Not everyone with anxiety realizes just how much it can impact every facet of life. Rather than gaining perspective about its physical and emotional effects, many of us have gotten used to living with anxiety and never sought therapy. As a result, we’ve never learned good coping skills or considered how much better we could feel if only we understood what contributes to our anxious thoughts.
Counseling offers you helpful guidance to recognize symptoms and reduce anxiety. Whether you struggle with social situations, panic attacks, or intrusive thoughts, anxiety treatment can provide you with effective evidence-based solutions.
Currently, anxiety may be the air that you breathe. Because it’s all you have known, you might not realize what is underlying your anxiety and that there is a better way of feeling. Therapy offers you a safe, supportive, and judgment-free environment to examine and process your emotions. Your therapist aims to build a strong rapport with you so that whatever is on your mind can be expressed freely and without shame.
We want therapy to be a collaborative experience that addresses your priorities and concerns. Your therapist will help you identify what you hope to achieve in anxiety treatment as well as gain an understanding of your symptoms and how they currently affect your life.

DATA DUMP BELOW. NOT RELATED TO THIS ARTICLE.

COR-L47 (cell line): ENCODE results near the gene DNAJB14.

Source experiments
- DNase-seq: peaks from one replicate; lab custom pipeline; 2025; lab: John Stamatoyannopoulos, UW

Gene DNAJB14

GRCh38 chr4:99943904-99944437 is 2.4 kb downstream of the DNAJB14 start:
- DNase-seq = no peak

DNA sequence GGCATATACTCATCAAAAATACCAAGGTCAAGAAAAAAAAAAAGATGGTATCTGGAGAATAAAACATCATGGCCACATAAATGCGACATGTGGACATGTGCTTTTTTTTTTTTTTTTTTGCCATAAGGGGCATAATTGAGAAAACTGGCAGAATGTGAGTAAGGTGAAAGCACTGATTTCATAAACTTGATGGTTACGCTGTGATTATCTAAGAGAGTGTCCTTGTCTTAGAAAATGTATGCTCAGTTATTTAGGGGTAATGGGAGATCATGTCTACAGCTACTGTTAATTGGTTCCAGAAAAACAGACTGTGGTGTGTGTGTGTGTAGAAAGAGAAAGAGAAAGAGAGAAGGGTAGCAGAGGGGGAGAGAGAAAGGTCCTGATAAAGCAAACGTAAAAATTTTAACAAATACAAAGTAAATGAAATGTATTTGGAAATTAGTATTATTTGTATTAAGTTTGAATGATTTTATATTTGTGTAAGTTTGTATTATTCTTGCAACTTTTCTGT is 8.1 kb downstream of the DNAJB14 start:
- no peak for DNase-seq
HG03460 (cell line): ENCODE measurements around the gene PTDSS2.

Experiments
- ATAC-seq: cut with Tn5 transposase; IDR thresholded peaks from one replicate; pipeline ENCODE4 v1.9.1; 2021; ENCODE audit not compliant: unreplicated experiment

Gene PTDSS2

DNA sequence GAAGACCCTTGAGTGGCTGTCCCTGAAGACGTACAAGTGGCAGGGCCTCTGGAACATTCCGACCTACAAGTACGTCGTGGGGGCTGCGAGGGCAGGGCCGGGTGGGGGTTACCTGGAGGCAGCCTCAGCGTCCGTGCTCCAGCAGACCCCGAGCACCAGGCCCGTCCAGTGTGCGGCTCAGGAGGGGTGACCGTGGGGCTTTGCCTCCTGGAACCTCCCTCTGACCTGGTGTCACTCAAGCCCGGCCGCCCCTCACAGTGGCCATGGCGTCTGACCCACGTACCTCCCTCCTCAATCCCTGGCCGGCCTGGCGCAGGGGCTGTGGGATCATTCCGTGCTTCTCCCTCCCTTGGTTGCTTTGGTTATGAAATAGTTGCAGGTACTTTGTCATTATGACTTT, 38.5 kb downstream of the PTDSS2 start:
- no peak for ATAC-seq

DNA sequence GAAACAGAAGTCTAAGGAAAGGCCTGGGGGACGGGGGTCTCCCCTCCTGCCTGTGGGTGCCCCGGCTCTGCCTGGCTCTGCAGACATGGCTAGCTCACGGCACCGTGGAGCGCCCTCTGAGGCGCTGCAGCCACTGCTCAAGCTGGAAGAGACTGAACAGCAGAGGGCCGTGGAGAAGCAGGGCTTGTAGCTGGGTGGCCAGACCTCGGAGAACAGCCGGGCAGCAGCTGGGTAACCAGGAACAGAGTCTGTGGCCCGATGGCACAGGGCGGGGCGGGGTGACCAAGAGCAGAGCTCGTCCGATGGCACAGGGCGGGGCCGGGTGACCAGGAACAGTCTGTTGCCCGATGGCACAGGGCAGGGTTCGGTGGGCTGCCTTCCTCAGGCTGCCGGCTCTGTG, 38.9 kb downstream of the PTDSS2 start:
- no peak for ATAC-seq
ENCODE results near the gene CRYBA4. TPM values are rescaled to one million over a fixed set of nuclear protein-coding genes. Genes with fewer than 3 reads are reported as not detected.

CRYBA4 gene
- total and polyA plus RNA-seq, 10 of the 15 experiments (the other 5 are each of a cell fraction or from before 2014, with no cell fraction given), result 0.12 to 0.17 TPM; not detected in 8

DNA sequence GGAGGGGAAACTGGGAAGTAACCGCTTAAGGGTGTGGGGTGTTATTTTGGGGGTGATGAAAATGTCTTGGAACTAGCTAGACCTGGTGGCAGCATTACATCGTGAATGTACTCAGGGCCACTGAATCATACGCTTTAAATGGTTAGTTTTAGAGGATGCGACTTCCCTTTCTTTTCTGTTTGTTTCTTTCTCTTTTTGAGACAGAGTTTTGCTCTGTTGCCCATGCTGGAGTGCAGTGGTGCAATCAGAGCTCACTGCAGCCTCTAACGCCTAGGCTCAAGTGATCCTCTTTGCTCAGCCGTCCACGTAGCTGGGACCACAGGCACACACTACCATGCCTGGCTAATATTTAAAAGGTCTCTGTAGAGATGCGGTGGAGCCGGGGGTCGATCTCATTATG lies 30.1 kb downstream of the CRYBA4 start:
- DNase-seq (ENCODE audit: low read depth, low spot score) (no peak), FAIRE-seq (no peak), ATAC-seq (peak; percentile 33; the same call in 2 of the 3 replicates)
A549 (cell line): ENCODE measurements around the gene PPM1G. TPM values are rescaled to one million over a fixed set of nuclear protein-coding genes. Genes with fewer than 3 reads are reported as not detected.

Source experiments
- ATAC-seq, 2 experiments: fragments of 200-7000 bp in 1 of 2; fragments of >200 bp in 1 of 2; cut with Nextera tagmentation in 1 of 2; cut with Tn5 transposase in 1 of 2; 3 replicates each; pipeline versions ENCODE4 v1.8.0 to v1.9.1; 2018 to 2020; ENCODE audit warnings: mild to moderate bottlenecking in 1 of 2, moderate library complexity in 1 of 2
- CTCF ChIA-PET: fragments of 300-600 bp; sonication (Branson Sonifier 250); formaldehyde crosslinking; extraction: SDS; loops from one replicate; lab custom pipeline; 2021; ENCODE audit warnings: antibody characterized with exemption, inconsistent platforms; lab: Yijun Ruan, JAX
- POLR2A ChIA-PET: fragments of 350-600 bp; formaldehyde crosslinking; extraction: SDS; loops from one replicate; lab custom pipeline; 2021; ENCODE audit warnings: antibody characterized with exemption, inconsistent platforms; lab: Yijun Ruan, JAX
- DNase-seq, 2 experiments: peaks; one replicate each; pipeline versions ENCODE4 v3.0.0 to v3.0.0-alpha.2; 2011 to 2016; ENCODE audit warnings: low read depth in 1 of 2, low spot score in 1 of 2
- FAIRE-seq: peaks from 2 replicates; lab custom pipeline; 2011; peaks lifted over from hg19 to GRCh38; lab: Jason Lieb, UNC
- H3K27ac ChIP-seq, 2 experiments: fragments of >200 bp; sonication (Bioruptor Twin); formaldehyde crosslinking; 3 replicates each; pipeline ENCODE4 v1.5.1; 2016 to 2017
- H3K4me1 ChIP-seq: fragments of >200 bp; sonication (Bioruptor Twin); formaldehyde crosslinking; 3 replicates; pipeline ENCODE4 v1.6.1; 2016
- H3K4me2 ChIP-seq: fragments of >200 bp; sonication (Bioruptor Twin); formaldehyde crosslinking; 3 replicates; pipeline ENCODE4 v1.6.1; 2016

Anxiety often stems from deep-rooted issues that may go back to childhood. Perhaps you’ve always been a people-pleaser or struggled with low self-esteem. Or maybe you are a perfectionist and, although anxiety may drive your success, it also hinders you from feeling at peace. Whatever the root cause, your therapist will help you identify what may underlie your anxious behavior, as well as what maintains it, so you can better understand your emotions and what drives you.
Our integrative approach to therapy offers a variety of different modalities that have each been shown to reduce the symptoms of anxiety. In addition to psychodynamic therapy, your counselor might draw from elements of Cognitive Behavioral Therapy (CBT), Dialectical Behavioral Therapy (DBT), and Acceptance and Commitment Therapy (ACT) to address your anxiety.
CBT for anxiety offers helpful coping skills, such as challenging distorted thoughts that project into the future and predict catastrophe. Because behavior follows thoughts, quieting negative self-talk can help you cultivate a more positive attitude which, in turn, will open you up to new possibilities. With DBT you can learn grounding techniques, such as mindfulness, that keep you in the present moment and out of anxious “What if” thinking patterns.